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THE

CITY-ROAD MAGAZINE.

JANUARY, 1876.

THE RULE FOR RULERS.

NOTES OF A SERMON PREACHED ON SUNDAY MORNING, NOVEMBER 14th,

1875, BEFORE THE MAYOR AND THE CORPORATION, IN WESLEY CHAPEL, SWANSEA.

BY THE REV. EDWARD J. ROBINSON.

“The God of Israel said, the Rock of Israel spake to me, He that ruleth over men must be just, ru in the fear of God." --2 SAMUEL xxiii, 3. Last sayings, especially of the esteemed and beloved, the great and good and wise, are deservedly regarded as interesting and important. If men ever speak in harmony with the nature of things, and with the mind of God, it is when they see death approaching. Their voice is then no longer directed by earthly passions and cares. They can have no object in uttering anything to deceive. And not only do dying people commonly speak sincerely and truly for themselves, but according to a general and rational belief, God often speaks with emphasis in their sayings.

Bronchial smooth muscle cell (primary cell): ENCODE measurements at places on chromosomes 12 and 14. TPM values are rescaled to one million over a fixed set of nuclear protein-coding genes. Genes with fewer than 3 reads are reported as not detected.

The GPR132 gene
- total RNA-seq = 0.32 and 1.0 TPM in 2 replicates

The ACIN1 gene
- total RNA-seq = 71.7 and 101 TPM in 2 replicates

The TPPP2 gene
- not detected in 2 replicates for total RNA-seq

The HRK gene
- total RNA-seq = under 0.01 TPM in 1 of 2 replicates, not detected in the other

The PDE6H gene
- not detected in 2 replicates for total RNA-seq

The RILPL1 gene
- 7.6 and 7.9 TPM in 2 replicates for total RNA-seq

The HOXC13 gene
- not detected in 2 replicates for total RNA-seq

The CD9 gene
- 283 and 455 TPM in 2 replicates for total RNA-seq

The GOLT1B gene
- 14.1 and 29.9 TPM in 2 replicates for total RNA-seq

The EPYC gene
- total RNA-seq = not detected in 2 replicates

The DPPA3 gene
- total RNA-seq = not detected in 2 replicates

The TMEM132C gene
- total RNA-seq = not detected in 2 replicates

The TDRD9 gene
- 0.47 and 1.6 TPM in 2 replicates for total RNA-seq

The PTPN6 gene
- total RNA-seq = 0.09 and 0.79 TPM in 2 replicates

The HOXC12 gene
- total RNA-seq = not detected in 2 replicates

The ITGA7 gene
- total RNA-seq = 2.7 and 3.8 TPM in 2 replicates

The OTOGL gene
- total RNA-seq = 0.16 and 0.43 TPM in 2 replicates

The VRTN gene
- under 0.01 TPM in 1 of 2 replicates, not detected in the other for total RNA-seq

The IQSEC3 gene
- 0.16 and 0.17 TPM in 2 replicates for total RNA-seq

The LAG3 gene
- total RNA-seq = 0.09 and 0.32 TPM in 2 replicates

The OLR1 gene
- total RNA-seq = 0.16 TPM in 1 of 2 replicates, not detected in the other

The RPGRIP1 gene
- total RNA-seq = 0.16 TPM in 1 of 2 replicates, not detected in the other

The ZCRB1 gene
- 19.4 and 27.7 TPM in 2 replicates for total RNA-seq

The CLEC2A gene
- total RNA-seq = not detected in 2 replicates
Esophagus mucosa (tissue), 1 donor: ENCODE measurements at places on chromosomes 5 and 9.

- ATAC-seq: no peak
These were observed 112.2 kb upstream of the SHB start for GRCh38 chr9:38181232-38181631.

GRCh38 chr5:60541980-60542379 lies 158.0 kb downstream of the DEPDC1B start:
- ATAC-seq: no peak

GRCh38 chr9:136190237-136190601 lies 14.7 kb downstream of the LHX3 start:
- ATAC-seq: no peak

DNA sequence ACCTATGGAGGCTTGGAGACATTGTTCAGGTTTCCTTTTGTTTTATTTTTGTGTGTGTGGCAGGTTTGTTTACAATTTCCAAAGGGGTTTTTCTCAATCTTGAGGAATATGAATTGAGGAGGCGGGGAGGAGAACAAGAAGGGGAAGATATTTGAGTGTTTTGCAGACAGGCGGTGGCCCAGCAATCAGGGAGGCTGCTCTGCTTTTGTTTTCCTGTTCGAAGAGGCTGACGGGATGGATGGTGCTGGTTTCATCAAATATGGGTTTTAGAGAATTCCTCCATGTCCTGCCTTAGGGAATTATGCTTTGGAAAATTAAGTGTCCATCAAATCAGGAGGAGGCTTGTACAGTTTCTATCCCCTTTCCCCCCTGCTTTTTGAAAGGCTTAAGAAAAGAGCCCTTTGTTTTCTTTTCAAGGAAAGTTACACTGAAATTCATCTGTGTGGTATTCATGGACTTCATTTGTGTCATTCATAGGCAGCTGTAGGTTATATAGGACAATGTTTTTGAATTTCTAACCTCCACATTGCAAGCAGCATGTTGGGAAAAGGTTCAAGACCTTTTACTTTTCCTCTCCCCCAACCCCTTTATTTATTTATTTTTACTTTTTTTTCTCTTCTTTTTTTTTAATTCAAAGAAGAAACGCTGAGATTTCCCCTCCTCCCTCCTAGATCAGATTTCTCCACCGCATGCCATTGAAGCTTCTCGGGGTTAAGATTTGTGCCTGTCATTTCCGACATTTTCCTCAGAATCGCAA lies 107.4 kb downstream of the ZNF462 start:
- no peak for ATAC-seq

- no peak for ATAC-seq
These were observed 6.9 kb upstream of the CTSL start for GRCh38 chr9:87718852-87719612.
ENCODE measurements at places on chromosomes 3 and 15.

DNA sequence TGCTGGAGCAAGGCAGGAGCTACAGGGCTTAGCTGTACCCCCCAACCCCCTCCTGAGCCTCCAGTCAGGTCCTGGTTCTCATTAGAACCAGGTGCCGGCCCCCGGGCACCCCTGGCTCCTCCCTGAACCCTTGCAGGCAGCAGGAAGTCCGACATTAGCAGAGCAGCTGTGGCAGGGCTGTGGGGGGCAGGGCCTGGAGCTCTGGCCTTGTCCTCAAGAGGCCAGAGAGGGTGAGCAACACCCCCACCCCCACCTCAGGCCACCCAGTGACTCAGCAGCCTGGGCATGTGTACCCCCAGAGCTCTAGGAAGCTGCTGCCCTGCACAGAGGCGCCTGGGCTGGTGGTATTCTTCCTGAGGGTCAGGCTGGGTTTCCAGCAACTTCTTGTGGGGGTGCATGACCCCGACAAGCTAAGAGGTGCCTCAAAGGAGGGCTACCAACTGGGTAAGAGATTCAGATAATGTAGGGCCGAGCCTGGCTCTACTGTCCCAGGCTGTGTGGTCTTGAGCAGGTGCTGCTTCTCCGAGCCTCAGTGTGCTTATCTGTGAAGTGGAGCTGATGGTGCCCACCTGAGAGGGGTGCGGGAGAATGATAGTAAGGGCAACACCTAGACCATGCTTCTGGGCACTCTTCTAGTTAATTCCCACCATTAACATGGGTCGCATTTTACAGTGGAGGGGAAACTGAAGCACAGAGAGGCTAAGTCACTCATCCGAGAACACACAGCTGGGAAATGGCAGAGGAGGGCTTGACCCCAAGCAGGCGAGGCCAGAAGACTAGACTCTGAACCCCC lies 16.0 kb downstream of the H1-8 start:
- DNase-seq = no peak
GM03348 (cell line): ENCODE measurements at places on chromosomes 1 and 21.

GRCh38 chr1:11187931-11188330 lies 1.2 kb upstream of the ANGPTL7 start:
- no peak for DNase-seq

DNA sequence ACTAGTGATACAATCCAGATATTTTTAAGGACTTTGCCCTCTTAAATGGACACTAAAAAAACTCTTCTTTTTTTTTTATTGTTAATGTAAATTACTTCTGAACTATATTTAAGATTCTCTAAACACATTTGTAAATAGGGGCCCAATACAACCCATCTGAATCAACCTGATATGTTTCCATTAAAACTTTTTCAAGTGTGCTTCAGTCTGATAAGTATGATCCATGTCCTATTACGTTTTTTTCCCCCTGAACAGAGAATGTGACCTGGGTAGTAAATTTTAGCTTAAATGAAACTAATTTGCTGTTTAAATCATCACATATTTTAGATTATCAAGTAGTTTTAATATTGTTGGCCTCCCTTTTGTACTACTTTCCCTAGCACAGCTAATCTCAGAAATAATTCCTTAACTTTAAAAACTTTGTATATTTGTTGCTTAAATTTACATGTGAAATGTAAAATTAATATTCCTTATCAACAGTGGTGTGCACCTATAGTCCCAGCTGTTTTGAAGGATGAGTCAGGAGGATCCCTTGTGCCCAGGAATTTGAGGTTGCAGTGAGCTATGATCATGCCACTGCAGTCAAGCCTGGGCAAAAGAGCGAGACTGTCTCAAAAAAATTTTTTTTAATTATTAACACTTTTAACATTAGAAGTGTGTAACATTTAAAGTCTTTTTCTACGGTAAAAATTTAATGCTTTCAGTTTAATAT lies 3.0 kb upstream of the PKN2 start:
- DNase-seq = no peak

David was now about seventy years of age, and perhaps too feeble to perform any more on the beloved harp whose strings had sweetly responded countless times to his skilled touch. Once again the flame of his expiring muse shone brightly, and immediately died out. What was his concluding song ? Nothing is more likely than that the last words of a wise and experienced monarch, on whom the King of kings had put especial honour, and whose compositions were used and still are repeated in the worship of God, were good words. “Now these be the last words of David. David the son of Jesse said, and the man who was raised up on high,”—the shepherd who, while others remained stationary, or sank to a lower degree, was exalted from reclining on the tree's root, to occupy the throne,—" the anointed of the God of Jacob, and the sweet psalmist of Israel, said, The Spirit of the Lord spake by me, and His word was in my tongue. The God of Israel said, the Rock of Israel spake to me, He that ruleth over men must be just, ruling in the fear of God. And he shall be as the light of the morning, when the sun riseth, even a morning without clouds; as the tender grass springing out of the earth by clear shining after rain." The testimony of the dying sovereign, who knew how to govern, is through him to all concerned, a lesson from the everliving God, by Whom “kings reign, and princes decree justice," and Who “putteth down one, and setteth up another ;” and we hope it is not unfitting on a day like this,